How Lawyers Can Automate Business Development Prospecting and Follow-Ups


Steve Glaveski

95 percent of converted leads are reached by the sixth follow up attempt, but 44 percent of people give up after just one attempt.

This is especially true in the legal sector, where business development for the most part is left to partners and managing associates to handle, most of whom learned from who came before them. As a result, the methods lawyers used to win business today are typically as informal and ad-hoc as they were in the 90s.

By taking the time to break this mould and adopt modern business development tools and techniques can give lawyers a serious competitive advantage over their peers.

But Lawyers Are "Crazy Busy"

I get it. Lawyers are busy folks. Six to twelve minute billing increments - still in play at most law firms - don’t help.

It can be so easy to forget to follow up with prospects after one or two attempts at reaching out, especially when there are dozens of them in your pipeline. And if you’re already doing well financially, sometimes the desperation just isn’t there.

But what if you could simply use technology to trigger and automate your follow-ups and send personalized messages to your prospects, based on their profile?

Let’s explore some of the different types of tools available to do just that.  


Of course, customer relationship management (CRM) platforms can help you keep track of leads, opportunities, conversations, and remind you to follow up with prospects.

But oftentimes, lawyers don’t want to learn how to use another software package like this. Not only that, but you’ve got to actually use it on a daily basis to extract value from it. While CRMs like Hubspot, Insightly, Pipedrive and others can add loads of value, most time poor lawyers are unlikely to use them effectively.

Hubspot CRM

Task Boards

Task, or kanban boards, offered by platforms such as Asana, Monday, and Trello, are a lighter weight tool to manage your prospects. You can simply create a ‘card’ or task for every prospect you create, add a due date for follow up, and a frequency of follow up (e.g. weekly).

Each day you’ll simply access a list of who you should follow-up with that day, and then it’s on you to decide whether you want to email, call or send them a LinkedIn message.

List of cards/tasks

Frequency of reminder for cards/tasks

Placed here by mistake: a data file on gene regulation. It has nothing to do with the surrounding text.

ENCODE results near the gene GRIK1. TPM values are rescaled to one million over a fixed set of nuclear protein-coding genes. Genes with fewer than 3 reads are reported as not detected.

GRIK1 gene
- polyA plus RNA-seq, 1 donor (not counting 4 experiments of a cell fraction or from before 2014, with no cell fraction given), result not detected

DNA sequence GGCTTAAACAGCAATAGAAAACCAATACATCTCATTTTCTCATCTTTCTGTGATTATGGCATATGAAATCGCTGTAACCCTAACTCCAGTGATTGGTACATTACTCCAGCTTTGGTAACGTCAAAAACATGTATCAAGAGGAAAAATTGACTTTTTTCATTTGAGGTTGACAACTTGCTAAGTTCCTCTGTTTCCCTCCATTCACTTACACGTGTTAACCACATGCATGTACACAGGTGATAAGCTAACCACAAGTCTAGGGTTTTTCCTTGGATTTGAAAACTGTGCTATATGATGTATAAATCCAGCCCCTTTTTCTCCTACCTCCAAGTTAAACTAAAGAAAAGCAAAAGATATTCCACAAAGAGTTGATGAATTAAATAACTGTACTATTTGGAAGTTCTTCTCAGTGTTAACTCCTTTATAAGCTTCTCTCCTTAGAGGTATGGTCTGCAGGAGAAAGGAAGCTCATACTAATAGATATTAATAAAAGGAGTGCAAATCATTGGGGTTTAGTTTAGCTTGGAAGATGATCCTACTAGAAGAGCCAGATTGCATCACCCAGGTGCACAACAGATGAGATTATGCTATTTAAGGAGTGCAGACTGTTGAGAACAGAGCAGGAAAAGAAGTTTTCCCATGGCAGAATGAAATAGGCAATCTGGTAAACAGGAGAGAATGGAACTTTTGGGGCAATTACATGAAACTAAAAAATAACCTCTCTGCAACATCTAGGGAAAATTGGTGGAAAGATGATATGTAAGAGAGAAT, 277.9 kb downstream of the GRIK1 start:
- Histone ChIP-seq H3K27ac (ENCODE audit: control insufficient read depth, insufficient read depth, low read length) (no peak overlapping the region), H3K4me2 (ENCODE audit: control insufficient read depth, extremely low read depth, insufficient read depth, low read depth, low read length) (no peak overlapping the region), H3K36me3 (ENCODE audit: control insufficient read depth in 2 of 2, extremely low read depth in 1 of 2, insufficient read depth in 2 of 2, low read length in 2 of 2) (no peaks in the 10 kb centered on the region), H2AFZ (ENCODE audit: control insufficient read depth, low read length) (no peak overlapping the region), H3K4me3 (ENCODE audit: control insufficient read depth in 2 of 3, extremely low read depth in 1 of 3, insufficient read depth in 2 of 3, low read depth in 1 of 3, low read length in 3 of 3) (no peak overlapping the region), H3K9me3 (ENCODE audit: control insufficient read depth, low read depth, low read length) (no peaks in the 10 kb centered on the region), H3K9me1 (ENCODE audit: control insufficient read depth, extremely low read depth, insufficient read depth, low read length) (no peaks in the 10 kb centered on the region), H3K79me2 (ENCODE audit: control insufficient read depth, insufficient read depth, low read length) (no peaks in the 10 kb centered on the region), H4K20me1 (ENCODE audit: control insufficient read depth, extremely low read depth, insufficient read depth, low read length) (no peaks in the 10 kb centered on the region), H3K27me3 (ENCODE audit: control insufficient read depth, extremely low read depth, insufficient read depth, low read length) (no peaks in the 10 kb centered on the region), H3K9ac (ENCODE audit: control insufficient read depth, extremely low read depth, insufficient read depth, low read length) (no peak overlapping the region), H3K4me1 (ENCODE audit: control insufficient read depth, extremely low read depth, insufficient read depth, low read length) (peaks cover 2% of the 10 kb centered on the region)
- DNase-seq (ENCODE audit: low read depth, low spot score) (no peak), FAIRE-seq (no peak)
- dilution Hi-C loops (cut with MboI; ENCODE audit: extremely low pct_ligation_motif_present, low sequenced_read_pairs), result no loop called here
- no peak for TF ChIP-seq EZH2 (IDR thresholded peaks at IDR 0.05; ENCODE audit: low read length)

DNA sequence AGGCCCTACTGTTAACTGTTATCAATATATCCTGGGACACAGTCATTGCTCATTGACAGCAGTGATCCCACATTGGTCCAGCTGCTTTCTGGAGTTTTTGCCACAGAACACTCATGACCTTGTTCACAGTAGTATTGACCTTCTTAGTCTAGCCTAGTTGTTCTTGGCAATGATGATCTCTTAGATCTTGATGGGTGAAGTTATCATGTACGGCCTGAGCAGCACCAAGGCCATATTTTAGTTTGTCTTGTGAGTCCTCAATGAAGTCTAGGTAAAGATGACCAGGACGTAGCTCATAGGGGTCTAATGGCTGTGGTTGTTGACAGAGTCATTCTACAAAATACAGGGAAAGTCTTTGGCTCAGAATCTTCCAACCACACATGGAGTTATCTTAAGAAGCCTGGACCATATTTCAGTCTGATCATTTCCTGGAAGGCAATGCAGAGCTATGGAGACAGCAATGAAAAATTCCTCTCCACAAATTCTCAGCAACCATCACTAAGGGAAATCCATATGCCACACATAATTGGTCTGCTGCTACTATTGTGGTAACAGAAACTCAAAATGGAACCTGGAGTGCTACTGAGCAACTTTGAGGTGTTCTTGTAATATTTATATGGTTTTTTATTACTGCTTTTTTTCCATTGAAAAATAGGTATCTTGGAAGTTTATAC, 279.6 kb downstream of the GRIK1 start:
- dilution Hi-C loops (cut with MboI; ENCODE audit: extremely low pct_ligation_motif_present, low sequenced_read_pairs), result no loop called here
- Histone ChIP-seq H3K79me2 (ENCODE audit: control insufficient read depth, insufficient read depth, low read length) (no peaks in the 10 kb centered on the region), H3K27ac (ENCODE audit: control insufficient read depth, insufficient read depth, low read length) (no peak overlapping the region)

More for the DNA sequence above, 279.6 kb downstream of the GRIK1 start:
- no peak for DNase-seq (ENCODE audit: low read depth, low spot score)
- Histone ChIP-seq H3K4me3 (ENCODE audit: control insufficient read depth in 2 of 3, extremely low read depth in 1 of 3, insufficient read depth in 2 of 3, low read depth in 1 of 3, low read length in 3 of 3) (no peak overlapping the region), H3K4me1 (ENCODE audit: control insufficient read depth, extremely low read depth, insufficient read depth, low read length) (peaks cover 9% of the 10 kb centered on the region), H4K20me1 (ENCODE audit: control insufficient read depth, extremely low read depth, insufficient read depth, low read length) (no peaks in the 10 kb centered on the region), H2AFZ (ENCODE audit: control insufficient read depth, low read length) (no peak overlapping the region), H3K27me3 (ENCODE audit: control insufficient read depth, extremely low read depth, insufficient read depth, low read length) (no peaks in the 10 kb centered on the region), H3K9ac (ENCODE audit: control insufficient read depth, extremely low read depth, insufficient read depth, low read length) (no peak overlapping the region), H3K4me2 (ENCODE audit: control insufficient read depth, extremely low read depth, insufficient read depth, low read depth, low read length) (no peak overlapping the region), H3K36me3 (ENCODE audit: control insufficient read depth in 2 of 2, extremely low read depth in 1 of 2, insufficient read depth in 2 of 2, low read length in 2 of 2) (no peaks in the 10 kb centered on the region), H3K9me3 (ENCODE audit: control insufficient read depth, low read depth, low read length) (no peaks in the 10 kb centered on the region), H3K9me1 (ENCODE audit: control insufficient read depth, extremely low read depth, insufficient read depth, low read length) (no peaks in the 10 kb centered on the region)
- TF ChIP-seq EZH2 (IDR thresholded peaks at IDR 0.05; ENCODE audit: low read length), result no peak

Daily reminder

If you have a set of pre-written emails for follow-ups, you can speed up this process significantly.

If you have a set of pre-written emails for follow-ups, you can speed up this process significantly.

Email Sequences

Tools like MixMax and will send a sequence of emails on a predefined timeline to your prospects, depending on the prospect’s specific profile.

For example, if I’ve been monitoring market signals and I know that John Smith from Smith and Stanley is planning to do an IPO next year, we would simply import his first name and company name into our IPO email sequence.

We would then automatically send a series of emails to John over a period of weeks or months, until he replies or we turn off the sequence. These sequences would be tailored for organizations exploring IPOs and would include a combination of education on traps to avoid, case studies where your firm has helped other companies go public, and invitations to set up a call.

You can also use these tools to automate follow-ups whenever somebody has expressed interest in a service of yours, or you have had an initial conversation.

For example, at Collective Campus, we have a sequence in place whenever somebody downloads an ebook from our website. They will receive up to eight emails, if they don’t respond, with more information, education, and case studies on that ebook’s specific topic, all geared towards building rapport, social proof, and getting a follow-on conversation.


LinkedIn Sequences

Similarly, tools such as LinkedHelper mimic the above-mentioned sequences, but do so via LinkedIn.

Final Thoughts

By leveraging technology, lawyers can effectively augment their existing business development efforts, and grow head and shoulders above everybody else who is still defaulting to time intensive, informal and ad-hoc approaches, like rounds of golf and networking events.


Want to teach your lawyers how to fish? Visit for tailored training modules on business development for law firms. Want us to fish for you? Get in touch with me. 🎣

about the author

Steve Glaveski is the CEO and Co-Founder of Collective Campus which he established to help companies and their employees to create a more meaningful impact in the world in an age of rapid change and increasing uncertainty. Steve also founded Lemonade Stand - a children's entrepreneurship program, author of Wiley book, Employee to Entrepreneur: How to Earn Your Freedom and do Work That Matters, Harvard Business Review contributor, author of the Innovation Manager's Handbook vol 1 and 2, host of the Future Squared podcast, and keynote speaker. He previously founded HOTDESK, an office sharing platform and has worked for the likes of Westpac, Dun & Bradstreet, the Victorian Auditor General's Office, Ernst & Young, KPMG and Macquarie Bank. Follow him at @steveglaveski